In reality, the Seven Evil Ex’s act as the final bosses for each novel; they must be defeated by Scott once he advances in his personal, romantic, and professional lives. It sounds a lot like a video game for the simple reason that the series of novels is a video game. Characters are given video game like descriptions once they are introduced, with ratings, fun facts, and various other bits of trivia scattered on a black title card that appears when they do (O’Malley even makes a habit of updating the title cards every few chapters, as if to say that the characters have levelled up as much as Scott has), the main character has special attacks, earns weapon rewards, experience (both literal and figurative), and even money (in the form of Canadian currency, no less), his enemies all have special attacks and major weaknesses, there are bars for almost every conceivable human function, one ups are rewarded for certain victories, and the overarching plot involves the defeat of a league of evil beings.

The series is a video game, certainly, but it also invokes every trope that exists within the manga universe, and O’Malley does a brilliant job of writing everything in a deadpan sense of style. No joke ever goes too far, and almost nothing blatantly out of place seems to faze the cast. Scott Pilgrim is the number one fighter in Ontario, for the simple reason that he needs a cool sounding title, and the character who utters this line doesn’t seem at all baffled by the existence of such a designation.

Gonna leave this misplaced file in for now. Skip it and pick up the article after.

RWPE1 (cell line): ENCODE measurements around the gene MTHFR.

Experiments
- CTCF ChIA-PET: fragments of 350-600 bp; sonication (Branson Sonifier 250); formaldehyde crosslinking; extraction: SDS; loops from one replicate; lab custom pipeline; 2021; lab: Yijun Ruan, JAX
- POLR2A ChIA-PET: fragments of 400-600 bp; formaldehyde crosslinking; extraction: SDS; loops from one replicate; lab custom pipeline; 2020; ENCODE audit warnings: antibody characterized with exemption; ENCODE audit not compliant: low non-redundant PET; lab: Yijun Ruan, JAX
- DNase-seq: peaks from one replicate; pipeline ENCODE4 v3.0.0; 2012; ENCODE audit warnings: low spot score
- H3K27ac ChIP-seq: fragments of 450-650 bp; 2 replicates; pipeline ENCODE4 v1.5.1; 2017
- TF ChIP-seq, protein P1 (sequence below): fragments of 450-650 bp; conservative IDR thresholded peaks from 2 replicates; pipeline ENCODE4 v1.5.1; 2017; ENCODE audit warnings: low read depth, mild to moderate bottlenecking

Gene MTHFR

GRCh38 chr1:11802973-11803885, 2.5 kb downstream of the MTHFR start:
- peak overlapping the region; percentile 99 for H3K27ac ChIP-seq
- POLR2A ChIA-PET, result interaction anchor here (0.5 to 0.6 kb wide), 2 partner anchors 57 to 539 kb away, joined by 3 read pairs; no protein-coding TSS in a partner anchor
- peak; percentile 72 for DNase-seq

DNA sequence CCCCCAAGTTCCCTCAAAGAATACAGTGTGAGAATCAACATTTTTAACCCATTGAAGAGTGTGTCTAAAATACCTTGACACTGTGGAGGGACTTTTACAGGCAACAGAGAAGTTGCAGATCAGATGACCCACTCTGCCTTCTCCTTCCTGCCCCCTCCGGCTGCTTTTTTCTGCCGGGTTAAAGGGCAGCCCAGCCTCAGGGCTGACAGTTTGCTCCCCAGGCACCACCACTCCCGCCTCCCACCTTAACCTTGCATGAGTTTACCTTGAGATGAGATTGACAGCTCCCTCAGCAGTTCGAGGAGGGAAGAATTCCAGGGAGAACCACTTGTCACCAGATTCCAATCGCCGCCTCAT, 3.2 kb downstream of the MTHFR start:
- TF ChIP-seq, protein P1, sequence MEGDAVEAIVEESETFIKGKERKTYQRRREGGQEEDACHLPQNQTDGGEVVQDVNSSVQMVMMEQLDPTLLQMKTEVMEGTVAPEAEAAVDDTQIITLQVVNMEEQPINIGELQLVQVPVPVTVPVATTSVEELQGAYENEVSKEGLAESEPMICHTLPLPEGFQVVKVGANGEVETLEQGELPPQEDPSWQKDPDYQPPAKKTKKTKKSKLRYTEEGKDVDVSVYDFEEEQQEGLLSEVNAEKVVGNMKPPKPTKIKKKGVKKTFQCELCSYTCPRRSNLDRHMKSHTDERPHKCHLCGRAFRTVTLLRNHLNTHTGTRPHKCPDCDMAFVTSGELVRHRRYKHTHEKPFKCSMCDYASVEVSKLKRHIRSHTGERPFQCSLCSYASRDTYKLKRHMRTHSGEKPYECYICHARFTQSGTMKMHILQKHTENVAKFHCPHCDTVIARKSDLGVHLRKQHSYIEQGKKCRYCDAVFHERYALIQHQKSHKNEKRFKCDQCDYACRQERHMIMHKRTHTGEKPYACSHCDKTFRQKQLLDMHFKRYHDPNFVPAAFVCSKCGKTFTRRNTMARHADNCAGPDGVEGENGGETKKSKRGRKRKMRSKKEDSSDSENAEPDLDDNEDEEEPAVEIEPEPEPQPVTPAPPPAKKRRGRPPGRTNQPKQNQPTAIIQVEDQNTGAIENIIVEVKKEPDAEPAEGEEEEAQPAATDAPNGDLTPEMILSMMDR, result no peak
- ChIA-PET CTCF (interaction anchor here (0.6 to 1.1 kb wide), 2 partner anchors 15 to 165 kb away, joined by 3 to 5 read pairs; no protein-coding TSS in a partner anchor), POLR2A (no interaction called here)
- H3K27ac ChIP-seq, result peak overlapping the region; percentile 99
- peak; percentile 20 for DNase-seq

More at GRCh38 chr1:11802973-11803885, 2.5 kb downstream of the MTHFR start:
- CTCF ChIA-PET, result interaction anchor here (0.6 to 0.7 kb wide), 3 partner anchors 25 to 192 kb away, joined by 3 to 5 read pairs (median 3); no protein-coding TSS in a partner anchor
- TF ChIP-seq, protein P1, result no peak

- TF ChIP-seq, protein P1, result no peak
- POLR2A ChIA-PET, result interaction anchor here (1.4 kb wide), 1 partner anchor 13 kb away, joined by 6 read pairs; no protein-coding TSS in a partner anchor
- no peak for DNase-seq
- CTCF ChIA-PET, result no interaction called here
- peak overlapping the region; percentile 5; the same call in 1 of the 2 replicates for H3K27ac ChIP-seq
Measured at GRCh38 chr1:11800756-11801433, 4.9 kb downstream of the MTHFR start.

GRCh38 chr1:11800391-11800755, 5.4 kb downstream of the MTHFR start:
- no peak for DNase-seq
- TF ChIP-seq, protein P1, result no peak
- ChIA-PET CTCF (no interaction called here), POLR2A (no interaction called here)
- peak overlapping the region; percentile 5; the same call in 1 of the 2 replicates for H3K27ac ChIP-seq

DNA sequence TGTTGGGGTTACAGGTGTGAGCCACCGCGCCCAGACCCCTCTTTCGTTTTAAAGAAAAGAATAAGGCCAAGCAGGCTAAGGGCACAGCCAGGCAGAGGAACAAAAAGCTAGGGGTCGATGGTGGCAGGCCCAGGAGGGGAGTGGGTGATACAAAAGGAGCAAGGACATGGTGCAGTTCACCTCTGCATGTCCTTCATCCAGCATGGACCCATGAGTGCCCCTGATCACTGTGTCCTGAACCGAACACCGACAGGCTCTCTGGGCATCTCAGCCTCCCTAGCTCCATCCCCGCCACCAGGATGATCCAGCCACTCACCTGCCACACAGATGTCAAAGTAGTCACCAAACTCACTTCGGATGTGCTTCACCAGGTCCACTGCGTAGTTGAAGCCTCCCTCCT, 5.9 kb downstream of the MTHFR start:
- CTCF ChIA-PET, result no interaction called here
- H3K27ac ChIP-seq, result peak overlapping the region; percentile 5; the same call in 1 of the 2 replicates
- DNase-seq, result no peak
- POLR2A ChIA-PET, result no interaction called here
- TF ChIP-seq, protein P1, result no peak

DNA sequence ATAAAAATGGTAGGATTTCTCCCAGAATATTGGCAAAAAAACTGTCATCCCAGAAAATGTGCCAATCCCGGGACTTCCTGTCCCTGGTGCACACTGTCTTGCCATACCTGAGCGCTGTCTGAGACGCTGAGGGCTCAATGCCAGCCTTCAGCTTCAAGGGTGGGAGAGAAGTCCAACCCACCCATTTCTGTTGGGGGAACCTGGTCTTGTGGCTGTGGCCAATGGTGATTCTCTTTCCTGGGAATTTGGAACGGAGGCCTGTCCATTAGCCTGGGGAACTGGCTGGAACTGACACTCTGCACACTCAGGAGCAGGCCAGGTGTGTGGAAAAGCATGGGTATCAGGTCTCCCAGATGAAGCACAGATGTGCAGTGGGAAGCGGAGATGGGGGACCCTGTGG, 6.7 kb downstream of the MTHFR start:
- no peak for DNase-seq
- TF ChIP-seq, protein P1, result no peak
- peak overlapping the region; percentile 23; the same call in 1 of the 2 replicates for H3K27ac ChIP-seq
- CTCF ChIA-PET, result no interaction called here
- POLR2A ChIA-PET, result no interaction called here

Interestingly, buried beneath the infantile surface is a surprisingly deep coming of age story, that manages to combine wit, humour, and romance in an incredibly mature way. Reading through the novel, without understanding the not-at-all-scattered references reveals a story of a boy who feels very strongly for a girl who both have yet to understand what they want. Scott Pilgrim is in a band with his close friends from university, but they don’t really go very far. They get a few gigs here and there because of Stephen Stills (the talent), but apart from that, everyone except for Scott seems to have a relative amount of niche in their lives. Scott lives with his awesome gay roommate, Wallace Wells, but the apartment (and everything in it) belongs to Wells. Scott briefly dates a high-schooler, and explains to his sister that he’ll inform her once he’s got it figured out. This appears as a theme throughout the series; characters, beneath their cartoonish designs, have real problems that they need to get past, with the main couple being the two with the most issues.

In a strange way, Scott represents everything a hero shouldn’t; he’s weak, naive, whiny, selfish, scared, incredibly dim witted, easily susceptible to outside forces, has no idea what he wants, and effectively relies on those around him far more than he ever relies on himself. Oddly enough, Brian Lee O’Malley makes it a habit to point out these flaws in an endearing way; yes, Scott Pilgrim is, for all intents and purposes, just as bad as most of the other Evil Ex boyfriends, and he has an innate ability to make his girlfriends turn against him (or in certain cases, stalk him and his friends wherever they go), but as far as characters go, he really is one of the noblest. He’s idealistic, deeply romantic, friendly, kind-hearted, and fascinatingly intelligent in the simplest of ways.